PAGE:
I am currently trying to arrange a fringe session looking at volunteers, skilled labour and apprenticeships at the Organic Research Centre’s Producer Conference (27th-28th January 2016); mulling over several issues that I’ve been pondering all year. On the one hand, I did a two-year apprenticeship (see my Soil Association blog here), and know the value of training, experience and mentorship when it comes to training up people for a new career. On the other hand, as a grower runnning a (very) small business, the idea of someone a) working for free sounds great on the face of it, or b) already trained up and competent is also attractive, ie needing less management time or training. In reality, actual labour falls somewhere along this sliding scale, of ‘free’ labour or volunteers, through low-skilled but paid-for workers and trainees eager to learn more, to highly skilled and experienced (usually more expensive) paid labour.
There are pros and cons of each type of course. ‘Free labour’ or volunteers rarely exist as just that (and why should they?): the reasons why people volunteer are varied: some want to gain work experience or skills in the short or medium term; some are filling in time between jobs or other commitments short-term; others are retired or otherwise independently wealthy so happy to be involved in a project they believe in (could be short, medium or long term); plus many others in between. New volunteers will need managing, especially very inexperienced people who may do more harm than good to your crops or plot; this is time you could have spent more profitably elsewhere on your own. Overall however, I think volunteers can be a great thing; as long as you, the grower or manager, have the right expectations. This is the important bit. Volunteers will (and should) expect something in return I feel; whether it’s skills and experience, to then go on and become a skilled and paid worker; being part of a group; making contacts; simply enjoying the work and being good for the soul (in which case it’s an idea not to give them all the rubbish and monotonous jobs to do); getting food/board in return (usually while also learning too, such as Wwoof)… Whatever the ‘reward’ is other than money, it’s probably not a great idea to view volunteers as ‘free labour’, as this can lead to volunteers feeling used and undervalued; and not staying for long. Plus there is a danger that if an industry or business relies on volunteers, it’s not sustainable, and gives food-growing and farming a repuation of being non-essential, a lifestyle choice or hobby, rather than a fundamental need such as health and education (would we expect our schools and hospitals to be filled with volunteers?). Skilled, paid-for workers and businesses employing them could be undermined by too much free labour and go out of business.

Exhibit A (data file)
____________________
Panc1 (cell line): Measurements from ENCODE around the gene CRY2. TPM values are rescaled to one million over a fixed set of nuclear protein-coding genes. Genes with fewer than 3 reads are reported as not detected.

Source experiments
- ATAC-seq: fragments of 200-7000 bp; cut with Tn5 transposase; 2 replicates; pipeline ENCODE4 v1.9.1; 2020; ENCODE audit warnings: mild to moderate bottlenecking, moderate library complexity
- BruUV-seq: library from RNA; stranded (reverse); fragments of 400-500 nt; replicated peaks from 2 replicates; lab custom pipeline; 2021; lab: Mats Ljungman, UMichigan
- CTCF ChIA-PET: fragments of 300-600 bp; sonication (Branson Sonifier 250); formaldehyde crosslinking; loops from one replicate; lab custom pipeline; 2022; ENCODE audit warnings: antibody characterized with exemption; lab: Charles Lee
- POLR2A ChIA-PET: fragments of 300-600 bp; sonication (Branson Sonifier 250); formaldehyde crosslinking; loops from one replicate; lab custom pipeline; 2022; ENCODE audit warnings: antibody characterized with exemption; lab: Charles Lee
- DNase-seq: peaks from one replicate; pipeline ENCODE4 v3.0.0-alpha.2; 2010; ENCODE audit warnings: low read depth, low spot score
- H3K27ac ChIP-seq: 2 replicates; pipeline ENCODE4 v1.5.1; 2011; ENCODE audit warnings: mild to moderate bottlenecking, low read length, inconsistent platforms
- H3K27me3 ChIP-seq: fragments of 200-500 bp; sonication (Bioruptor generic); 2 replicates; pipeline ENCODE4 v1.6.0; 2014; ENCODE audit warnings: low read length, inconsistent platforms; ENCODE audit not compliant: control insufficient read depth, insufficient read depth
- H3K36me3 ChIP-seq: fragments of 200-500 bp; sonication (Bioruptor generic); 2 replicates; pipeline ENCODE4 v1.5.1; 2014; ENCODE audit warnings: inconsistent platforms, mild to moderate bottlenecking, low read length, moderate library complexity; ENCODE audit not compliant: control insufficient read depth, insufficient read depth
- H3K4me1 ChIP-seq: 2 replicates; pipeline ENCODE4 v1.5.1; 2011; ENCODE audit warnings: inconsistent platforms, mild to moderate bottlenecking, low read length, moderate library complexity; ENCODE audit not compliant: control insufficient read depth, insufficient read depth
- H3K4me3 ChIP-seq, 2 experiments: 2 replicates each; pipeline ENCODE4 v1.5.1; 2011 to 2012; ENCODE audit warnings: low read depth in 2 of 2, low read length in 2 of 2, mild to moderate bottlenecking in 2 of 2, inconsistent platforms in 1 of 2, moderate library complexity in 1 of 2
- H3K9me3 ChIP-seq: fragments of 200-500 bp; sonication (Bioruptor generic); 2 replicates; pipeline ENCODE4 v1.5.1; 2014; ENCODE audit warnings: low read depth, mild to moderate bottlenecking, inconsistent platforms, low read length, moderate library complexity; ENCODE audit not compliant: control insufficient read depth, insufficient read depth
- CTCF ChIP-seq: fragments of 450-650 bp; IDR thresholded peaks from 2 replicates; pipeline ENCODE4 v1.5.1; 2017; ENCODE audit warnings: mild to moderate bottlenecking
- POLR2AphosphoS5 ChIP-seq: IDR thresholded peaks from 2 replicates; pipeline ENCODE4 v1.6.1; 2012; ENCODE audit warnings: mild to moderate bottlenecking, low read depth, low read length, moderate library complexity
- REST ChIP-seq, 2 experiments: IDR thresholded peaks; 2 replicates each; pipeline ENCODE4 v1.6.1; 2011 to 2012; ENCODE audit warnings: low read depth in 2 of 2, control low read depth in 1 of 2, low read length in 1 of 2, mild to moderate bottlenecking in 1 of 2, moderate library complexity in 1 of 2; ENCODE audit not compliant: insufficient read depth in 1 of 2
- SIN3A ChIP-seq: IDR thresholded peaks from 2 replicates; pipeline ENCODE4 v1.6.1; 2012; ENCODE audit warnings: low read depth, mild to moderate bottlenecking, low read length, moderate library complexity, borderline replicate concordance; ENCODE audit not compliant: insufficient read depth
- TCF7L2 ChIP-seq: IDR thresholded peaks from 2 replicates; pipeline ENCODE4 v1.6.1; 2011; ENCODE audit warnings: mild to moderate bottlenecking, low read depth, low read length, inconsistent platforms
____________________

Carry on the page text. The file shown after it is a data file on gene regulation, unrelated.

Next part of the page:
Trainees and apprenticeships are essential in an industry where the average age of growers is in the 50s-60s; a local food system will not exist in a few decades unless we seriously increase new entrants. However new trainees and apprentices don’t always have much experience (that’s why they’re doing the apprenticeship doing, after all), and will need some management and mentorship. However as dedicated, paid-for labour, they are committed, enthusiastic and often pick up skills quickly. Plus they often cost less than already skilled or trained workers; but as paid-for workers they are usually more reliable than volunteers.
Highly skilled and experienced workers are of course great: they need little management, take on lots of responsibility, and are very productive. However they are (and should be) at the top end of the labour costs spectrum, so can be a difficult option for small businesses to choose when looking at budgets. Like many things, it comes down to time and money: have you enough time to manage or train volunteers or trainees, and even redo some of their work/mistakes? Or is your time too precious and valuable, in which case perhaps a skilled employee is a better option?
In an ideal world, it would be great to take on all three types of labour of course: having enough money to pay trained people well, freeing up some of your time to dedicate to training up the next generation of growers, and allowing anyone who wanted to volunteer to be part of the family too, who may then be inspired to sign up to an apprenticeship. This I think is the goal; the real challange is trying to work out which type or combination of types of labour will get us there.